Thousands of striking workers on Thursday returned to their jobs at a Kompong Cham shoe factory—only to resume striking after their bosses allegedly told them to choose between their union and the company.
About 5,000 workers from the Taiwanese-owned Juhui Footwear factory in Choeung Prey district went on strike on Monday to demand increased benefits including overtime payments and higher pay for skilled employees.
Mom Sarem, a representative of the Coalition of Cambodian Apparel Workers’ Democratic Union (CCAWDU), which organized the strike, said about 40 percent of the laborers had agreed to return to work while union and factory representatives joined talks mediated by the provincial labor department.
But the situation quickly turned sour when Taiwanese managers at the factory ordered the workers to stand in a row while they admonished them for taking industrial action, Ms. Sarem said.
“We led the workers to work this morning, but the Taiwanese men said: ‘If you all follow the union, please take your money from the union. Do not expect to be able to take money from the factory,’” she said.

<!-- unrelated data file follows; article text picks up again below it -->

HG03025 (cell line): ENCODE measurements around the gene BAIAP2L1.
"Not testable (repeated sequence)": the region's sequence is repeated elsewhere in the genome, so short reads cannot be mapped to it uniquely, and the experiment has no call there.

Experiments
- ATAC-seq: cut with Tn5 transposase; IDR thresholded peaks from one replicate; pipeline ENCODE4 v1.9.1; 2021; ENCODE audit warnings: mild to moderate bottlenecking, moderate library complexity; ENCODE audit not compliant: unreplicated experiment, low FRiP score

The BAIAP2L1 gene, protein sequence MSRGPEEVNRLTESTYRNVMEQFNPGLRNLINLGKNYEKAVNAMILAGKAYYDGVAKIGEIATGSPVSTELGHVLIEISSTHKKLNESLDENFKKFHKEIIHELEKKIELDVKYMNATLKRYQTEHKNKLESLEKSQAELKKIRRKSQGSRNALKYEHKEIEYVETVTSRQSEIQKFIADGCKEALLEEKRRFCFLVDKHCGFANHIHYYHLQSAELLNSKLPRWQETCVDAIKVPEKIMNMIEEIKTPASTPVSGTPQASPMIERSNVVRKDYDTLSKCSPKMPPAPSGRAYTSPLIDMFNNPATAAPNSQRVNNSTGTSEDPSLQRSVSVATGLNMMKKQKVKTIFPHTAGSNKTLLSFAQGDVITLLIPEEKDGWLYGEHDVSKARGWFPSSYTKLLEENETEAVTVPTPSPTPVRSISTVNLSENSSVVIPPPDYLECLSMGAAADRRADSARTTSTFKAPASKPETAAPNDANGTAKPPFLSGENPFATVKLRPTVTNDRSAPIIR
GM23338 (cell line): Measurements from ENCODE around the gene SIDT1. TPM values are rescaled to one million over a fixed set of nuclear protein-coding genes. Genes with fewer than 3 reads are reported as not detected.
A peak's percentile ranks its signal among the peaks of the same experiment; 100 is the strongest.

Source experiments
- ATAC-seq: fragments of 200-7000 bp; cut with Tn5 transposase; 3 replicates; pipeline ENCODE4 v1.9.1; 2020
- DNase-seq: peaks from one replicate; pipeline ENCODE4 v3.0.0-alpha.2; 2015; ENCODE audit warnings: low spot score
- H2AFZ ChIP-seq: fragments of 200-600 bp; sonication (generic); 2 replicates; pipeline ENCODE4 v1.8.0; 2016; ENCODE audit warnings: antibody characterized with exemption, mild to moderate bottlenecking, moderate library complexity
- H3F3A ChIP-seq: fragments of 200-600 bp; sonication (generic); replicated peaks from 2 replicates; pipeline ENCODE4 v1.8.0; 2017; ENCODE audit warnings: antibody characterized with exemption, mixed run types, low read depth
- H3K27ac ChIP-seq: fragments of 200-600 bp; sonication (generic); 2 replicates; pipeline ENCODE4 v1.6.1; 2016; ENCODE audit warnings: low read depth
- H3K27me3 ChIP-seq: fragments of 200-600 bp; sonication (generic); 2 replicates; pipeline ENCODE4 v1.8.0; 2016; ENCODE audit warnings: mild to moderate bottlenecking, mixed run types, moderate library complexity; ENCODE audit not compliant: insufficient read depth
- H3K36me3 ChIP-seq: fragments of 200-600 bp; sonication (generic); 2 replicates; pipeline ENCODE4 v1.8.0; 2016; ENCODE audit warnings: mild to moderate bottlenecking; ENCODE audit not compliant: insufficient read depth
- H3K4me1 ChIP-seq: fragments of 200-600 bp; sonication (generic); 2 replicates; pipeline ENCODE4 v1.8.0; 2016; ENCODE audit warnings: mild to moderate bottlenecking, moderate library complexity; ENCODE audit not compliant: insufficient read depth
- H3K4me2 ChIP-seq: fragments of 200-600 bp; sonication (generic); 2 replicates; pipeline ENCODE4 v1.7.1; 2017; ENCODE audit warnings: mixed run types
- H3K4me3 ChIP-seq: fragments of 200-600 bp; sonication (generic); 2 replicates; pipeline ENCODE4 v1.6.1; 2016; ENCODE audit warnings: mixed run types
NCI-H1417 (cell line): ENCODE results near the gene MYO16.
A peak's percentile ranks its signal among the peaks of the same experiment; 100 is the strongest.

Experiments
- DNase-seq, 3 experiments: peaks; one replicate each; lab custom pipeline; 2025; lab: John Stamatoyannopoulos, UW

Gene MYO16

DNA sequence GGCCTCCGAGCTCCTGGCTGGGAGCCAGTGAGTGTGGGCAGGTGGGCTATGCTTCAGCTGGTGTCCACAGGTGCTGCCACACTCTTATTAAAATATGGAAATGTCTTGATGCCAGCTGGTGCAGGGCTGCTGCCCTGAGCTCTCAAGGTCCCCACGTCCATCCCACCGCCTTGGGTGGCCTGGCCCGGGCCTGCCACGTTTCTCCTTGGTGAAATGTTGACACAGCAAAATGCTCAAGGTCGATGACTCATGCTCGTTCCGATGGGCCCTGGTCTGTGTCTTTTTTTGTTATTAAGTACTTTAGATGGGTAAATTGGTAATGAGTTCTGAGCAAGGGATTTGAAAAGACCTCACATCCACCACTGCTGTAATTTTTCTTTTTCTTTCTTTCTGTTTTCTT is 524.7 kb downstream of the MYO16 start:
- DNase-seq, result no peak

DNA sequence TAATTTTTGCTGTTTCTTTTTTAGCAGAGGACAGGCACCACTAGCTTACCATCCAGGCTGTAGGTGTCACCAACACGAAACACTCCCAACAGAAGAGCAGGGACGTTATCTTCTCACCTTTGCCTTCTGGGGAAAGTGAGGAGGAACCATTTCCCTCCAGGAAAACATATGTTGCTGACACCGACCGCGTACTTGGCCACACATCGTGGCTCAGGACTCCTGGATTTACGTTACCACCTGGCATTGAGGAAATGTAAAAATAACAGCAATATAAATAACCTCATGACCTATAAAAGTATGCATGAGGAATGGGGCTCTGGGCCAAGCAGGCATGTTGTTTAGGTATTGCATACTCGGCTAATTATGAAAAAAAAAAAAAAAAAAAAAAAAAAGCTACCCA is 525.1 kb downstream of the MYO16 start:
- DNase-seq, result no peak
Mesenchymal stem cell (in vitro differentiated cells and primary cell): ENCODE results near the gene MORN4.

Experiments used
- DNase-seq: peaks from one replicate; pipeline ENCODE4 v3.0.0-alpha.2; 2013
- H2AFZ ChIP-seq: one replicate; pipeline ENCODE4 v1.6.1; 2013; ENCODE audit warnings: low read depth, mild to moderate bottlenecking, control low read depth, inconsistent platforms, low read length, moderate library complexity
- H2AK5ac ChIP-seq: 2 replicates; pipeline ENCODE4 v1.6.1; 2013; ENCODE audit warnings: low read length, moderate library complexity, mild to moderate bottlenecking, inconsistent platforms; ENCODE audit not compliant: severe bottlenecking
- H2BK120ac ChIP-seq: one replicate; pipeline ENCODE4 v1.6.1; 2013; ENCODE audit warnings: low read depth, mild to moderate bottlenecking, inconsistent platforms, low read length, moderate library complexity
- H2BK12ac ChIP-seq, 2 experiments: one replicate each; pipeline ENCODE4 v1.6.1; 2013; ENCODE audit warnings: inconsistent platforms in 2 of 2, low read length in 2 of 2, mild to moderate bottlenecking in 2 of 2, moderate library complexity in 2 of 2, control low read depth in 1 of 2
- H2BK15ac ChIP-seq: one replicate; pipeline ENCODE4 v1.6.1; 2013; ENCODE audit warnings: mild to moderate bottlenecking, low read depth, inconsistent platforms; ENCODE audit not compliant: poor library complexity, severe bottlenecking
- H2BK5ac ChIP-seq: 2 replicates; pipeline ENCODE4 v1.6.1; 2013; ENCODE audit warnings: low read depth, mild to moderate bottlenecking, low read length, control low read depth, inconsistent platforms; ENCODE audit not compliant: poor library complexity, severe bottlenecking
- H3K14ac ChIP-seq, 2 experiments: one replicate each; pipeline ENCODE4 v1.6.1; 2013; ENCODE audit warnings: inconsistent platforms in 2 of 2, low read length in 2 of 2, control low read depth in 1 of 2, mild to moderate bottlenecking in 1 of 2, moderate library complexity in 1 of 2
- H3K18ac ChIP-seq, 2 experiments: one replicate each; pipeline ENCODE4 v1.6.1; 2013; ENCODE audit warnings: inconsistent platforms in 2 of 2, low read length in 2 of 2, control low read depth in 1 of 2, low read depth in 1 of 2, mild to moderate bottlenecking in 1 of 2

Khai Chanthan, a union member, said the managers’ comments incensed him and his fellow workers.
“After that, we decided to walk out of the factory,” he said.
The workers then rejoined a protest outside the footwear plant on National Road 7.
Teng Sambath, the factory’s administrative director, confirmed that the workers had returned to the factory in the morning but rejected claims that management had rebuked them.
“It’s not true,” Mr. Sambath said.
“There is no reason for us to blame the workers, because we want them back at work too.”
Mr. Sambath suggested that the workers had left the facility for more practical reasons.
“The factory believes that the workers came to work and afterward walked out because they have been striking for many days, so there were no vendors to sell them food in front of the factory and not enough trucks to carry them like before,” he said.